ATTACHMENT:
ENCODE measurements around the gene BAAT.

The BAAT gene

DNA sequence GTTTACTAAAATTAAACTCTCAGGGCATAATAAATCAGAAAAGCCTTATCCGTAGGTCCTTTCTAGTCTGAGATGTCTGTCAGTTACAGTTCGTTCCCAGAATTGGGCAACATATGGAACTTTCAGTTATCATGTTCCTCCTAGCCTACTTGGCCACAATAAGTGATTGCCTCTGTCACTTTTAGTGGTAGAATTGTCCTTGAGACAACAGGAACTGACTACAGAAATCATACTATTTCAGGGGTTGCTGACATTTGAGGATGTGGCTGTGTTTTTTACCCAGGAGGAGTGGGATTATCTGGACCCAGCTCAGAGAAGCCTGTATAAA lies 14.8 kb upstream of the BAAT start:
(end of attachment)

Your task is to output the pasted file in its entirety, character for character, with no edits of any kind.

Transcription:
ENCODE measurements around the gene BAAT.

The BAAT gene

DNA sequence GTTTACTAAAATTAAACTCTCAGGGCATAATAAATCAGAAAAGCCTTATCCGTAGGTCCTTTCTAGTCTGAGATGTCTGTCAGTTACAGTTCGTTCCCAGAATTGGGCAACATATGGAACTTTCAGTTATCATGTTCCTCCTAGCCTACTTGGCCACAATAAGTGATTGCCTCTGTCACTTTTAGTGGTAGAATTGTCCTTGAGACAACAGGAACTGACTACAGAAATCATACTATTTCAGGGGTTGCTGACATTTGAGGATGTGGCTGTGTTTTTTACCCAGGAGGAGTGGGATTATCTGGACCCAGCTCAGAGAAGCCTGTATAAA lies 14.8 kb upstream of the BAAT start: